Over the years, I heard and used the admonition to “Pick your battles” quite a few times. It’s actually been one of my most frequently given pieces of advice. The phrase suggests that every relationship has an abundance of topics on which couples have differing opinions, preferences, expectations, or beliefs and that it’s a good idea to be selective in regard to which ones are worth fighting over. Those different views can show up in a variety of situations ranging from relatively benign decisions such as choosing a restaurant or movie to choices over where to invest savings and which religion to raise our children in. “Picking your battles” has to do with the idea that it’s neither reasonable nor productive to be willing to argue over every differing point of view that shows up in your relationship.
Another Bleeping Growth Opportunity!Resilience has to do with the capacity to recover, learn, and grow from the experience of adversity. Resilience isn't acquired or inherited, but is developed in the process of surviving life's inevitable and often unanticipated difficulties and coming through these experiences with greater wisdom, compassion, understanding, and maturity. There doesn't seem to be any way of cultivating these qualities that doesn't involve at least some degree of stress and difficulty. It's actually the ordeal itself that calls forth the necessary but often hidden strengths and resources that are needed to meet the challenge of the crisis we are facing. Relationships provide an abundance of opportunities to cultivate resilience in that they illuminate the places in which we hold invisible attachments, expectations, wounds, fears, unmet needs, and unfulfilled longings.
Finding someone like yourself may not be such a good idea. My friend Ted is a musician. He’s kind of a quiet with a great sense of humor. He enjoys getting together with friends, but not too many at a time, and his fuse is pretty short when it comes to being with large groups of people. He’s the guy that disappears from a party all of a sudden. One minute he’s here, the next minute he’s outta here. Ted doesn’t dislike people at all, but his tolerance for being around them is pretty limited, and when he maxes out, he’s done, and then he’s gone.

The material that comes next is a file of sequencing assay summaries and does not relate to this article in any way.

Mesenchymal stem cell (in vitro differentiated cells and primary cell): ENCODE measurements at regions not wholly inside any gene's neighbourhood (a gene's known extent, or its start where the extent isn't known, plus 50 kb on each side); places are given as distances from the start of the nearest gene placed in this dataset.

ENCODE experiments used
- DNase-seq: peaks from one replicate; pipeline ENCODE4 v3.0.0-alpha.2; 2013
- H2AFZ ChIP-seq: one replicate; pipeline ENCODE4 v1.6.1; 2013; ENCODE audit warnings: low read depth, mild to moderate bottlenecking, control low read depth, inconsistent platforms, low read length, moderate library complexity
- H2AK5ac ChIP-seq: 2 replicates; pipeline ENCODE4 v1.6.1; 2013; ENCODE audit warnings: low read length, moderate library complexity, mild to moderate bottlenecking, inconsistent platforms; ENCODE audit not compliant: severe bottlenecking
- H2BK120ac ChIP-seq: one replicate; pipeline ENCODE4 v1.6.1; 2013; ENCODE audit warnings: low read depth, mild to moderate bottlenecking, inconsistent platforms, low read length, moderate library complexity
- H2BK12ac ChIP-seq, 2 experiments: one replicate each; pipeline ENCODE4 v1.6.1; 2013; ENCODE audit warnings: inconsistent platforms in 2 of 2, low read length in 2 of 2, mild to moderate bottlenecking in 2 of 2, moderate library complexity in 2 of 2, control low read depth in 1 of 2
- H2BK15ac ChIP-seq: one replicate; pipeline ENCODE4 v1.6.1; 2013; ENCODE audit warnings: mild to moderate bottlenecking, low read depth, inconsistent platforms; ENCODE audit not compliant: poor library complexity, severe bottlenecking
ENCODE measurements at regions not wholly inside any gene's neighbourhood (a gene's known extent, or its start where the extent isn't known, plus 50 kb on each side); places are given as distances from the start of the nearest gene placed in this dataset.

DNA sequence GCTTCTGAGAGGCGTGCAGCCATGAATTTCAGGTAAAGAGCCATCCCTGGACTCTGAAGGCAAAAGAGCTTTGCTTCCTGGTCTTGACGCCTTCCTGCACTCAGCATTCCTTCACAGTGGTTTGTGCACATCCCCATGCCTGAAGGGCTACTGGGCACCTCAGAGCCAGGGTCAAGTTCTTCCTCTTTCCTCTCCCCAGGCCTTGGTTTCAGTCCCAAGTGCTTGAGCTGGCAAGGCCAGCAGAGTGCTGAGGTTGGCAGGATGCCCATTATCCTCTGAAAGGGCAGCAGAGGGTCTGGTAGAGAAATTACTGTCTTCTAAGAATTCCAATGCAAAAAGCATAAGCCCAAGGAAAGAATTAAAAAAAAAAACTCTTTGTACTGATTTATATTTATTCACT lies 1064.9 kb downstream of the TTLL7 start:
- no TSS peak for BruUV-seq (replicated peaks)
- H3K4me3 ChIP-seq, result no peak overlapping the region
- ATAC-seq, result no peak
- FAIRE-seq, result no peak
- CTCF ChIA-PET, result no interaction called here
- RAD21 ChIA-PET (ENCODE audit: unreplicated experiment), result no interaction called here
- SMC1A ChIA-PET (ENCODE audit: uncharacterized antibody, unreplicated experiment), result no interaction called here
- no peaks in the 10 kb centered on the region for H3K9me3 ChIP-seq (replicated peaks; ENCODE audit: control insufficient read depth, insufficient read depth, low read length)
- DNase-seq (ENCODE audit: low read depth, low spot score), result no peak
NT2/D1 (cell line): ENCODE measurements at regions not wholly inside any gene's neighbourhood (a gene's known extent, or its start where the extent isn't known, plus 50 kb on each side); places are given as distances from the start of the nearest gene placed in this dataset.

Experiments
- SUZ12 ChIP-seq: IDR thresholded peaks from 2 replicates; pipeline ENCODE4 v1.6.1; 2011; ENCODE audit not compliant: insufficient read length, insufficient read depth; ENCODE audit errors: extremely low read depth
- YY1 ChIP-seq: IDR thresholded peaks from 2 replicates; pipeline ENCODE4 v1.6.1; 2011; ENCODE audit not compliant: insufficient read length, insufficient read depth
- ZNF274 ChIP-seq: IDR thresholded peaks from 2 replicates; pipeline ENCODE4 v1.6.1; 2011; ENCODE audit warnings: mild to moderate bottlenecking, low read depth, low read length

Some characteristics of great organizations. In his book Good to Great, which has become a classic in the field of leadership and organizational development, Jim Collins speaks about what it takes for a good company to become a great one. About ten pages into the book it became apparent to me that the very same principles apply to all committed partnerships. Marriage is an organization in which there are two CEO’s who share power, each of whom is vested with the authority to manage the system in a way that fulfills the purpose which it was designed to serve.
An antidote to disconnection. Mira: When I fell in love with Joel, I had the romantic notion that he would rescue me from my life-long unhappiness and I would never feel lonely again. I had grown up as an only child, and was not close with my parents. I spent a great deal of time alone and longing to be recognized, seen, and heard. Joel: I grew up with three siblings, and since my family never had much money, the six family members had to squeeze into a tiny apartment where I couldn’t get any privacy. After I left home and Mira and I moved in together, I found myself desperate to finally create some private space for myself. My efforts activated Mira’s fear of abandonment and we hit some very rough times early on.